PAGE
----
NASHVILLE — Mariah Bell, a newly minted national champion, needed a reminder that she has been around figure skating for a long time, somehow, someway outlasting battalions of teenagers in a sport that skews so young.
“Have I been a senior for nine years?” she asked a room of reporters late Friday night, looking incredulous and referring to the senior level of skating, which is the top level of the sport.
A sea of heads nodded back at her.
After years of surviving a demanding sport with her mental and physical toughness, and after years of watching other top skaters come and go, Bell, 25, won her first U.S. national championship on Friday, becoming the oldest female national singles champion in 95 years.
Her victory made it likely that U.S. Figure Skating would announce her name on Saturday afternoon as one of three female singles skaters who will represent the United States next month at the Winter Olympics in Beijing, where the Russian women are heavy favorites and could perhaps sweep the medals. If named to the team, Bell would be the oldest American female Olympics singles skater since 1928.
With her gold medal finally in hand, and after a stressful and chaotic week at nationals, Bell savored her victory and exhaled long and hard. It had been a rough few days.
The top American skaters have been on edge at nationals, and not only because Olympic berths are at stake. They have been practicing and competing here in Nashville just as the highly contagious Omicron variant of the coronavirus sweeps across the country and the world, less than a month before the Beijing Games.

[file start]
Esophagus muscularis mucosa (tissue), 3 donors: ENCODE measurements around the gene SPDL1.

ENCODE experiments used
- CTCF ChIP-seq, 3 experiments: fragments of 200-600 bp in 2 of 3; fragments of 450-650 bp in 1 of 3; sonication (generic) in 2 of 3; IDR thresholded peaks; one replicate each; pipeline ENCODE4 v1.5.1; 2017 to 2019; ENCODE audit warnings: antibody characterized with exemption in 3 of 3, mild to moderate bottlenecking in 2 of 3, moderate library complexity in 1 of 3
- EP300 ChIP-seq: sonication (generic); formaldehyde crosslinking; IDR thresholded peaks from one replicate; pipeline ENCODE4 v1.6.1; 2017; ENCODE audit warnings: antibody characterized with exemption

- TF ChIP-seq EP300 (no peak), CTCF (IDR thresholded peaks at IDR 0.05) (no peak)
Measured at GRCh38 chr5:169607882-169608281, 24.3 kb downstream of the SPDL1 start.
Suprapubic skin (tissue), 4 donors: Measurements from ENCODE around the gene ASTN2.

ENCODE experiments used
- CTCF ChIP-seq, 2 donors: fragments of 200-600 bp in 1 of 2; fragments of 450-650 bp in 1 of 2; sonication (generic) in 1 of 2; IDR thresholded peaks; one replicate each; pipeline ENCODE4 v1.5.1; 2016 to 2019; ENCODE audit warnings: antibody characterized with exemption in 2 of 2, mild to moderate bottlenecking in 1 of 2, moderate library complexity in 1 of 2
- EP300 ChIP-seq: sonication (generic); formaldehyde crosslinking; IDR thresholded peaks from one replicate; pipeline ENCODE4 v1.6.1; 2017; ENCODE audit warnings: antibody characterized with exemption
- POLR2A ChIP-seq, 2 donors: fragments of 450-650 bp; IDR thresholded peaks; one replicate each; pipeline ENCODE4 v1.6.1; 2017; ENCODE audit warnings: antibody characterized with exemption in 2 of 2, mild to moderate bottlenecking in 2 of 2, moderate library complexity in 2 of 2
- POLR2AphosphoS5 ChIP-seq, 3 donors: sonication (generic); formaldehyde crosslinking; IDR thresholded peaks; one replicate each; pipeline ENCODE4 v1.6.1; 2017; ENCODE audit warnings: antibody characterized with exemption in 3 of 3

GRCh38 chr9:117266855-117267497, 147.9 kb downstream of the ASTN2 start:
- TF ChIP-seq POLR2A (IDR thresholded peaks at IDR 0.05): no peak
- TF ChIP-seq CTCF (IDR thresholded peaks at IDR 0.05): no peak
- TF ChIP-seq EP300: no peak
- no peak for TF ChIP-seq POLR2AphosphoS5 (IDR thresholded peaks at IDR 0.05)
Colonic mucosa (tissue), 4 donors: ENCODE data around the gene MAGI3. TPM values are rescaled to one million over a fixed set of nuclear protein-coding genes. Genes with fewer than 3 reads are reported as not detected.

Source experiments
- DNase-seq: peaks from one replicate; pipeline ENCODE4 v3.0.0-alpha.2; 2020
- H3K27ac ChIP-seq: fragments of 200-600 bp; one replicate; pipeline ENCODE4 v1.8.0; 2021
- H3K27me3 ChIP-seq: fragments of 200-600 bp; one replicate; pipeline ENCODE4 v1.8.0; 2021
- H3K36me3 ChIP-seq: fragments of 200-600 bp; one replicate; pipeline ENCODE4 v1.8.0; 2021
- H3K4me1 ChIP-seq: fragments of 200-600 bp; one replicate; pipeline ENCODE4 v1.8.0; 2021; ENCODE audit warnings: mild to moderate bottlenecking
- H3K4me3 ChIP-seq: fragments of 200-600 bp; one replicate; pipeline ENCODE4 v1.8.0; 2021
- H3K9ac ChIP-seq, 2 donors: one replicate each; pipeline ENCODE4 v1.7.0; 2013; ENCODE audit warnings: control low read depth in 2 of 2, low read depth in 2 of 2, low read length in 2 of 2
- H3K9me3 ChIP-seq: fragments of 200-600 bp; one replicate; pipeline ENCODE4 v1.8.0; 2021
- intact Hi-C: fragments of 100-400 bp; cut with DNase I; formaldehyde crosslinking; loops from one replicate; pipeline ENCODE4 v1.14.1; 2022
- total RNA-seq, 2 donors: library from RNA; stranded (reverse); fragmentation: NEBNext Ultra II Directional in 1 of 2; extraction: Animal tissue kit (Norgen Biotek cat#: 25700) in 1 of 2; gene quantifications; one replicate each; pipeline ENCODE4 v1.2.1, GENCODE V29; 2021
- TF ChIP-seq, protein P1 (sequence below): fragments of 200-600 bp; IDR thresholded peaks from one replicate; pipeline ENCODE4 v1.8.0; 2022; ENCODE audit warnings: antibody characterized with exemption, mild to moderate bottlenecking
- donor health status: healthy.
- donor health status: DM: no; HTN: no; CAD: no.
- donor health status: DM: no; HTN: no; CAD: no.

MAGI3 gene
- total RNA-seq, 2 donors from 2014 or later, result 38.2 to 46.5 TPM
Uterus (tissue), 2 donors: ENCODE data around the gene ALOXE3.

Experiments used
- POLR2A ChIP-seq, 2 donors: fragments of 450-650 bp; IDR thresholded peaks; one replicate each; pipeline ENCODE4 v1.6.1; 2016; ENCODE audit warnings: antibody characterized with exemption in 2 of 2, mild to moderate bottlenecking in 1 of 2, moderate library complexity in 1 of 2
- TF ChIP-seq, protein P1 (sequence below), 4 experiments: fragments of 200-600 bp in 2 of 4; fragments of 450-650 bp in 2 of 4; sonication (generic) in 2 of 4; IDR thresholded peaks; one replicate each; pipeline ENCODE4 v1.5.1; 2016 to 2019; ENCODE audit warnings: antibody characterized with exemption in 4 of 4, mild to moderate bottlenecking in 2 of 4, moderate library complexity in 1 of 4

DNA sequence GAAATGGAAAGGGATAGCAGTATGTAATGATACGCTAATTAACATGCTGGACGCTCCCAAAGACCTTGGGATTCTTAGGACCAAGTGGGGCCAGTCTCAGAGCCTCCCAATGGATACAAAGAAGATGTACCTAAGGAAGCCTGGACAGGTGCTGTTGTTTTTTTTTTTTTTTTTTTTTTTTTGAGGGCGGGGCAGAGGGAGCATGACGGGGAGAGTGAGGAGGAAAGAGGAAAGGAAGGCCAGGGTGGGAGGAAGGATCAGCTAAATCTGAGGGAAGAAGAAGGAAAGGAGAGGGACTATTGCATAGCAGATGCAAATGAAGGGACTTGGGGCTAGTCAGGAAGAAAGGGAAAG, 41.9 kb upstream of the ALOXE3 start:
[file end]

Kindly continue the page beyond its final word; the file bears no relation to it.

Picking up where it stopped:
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- The Fashion Race: Canada partnered with Lululemon for its Olympic kit, and a Black-owned athleisure brand will outfit Team Nigeria.
Competitors have been doing their best to protect themselves by wearing masks, getting tested and trying to avoid crowds (which is not easy with thousands of spectators in the arena). They are aware that testing positive for the virus could keep them out of the Olympics and ruin their lifelong dream.
Despite those precautions, at least six skaters tested positive this week and withdrew from nationals, including Alysa Liu, who was considered a favorite to make the Olympic women’s team because of her strong showing this past season on the international circuit. Liu, 16, won her first senior national championship at age 13 in 2019, and she won again in 2020. (Bradie Tennell, the winner in 2018 and 2021, withdrew from this year’s competition with a foot injury.)
Amber Glenn, among the top skaters being considered for the Olympic team, also tested positive on Friday, the day of the free skate. On social media, she said she had felt ill for a few days but thought it was just nerves or maybe allergies.
On Wednesday, Brandon Frazier, who skates with Alexa Knierim in pairs, tested positive after waking up with symptoms. Frazier and Knierim are the top-ranked pairs team in the United States.
And on Saturday morning, three more competitors at nationals — one men’s singles skater and an ice dancing team — tested positive, but none were realistically in contention for the Olympic team.
Fortunately for those skaters who had to withdraw from this last big competition before Beijing, the national championship is not an Olympic trial event, as it is in some other sports, where the top finishers earn automatic berths onto the U.S. Olympic team. When choosing the Olympic squad, U.S. Figure Skating officials will consider how competitors placed at this event, but they will also evaluate the skaters’ performances over the past year or so.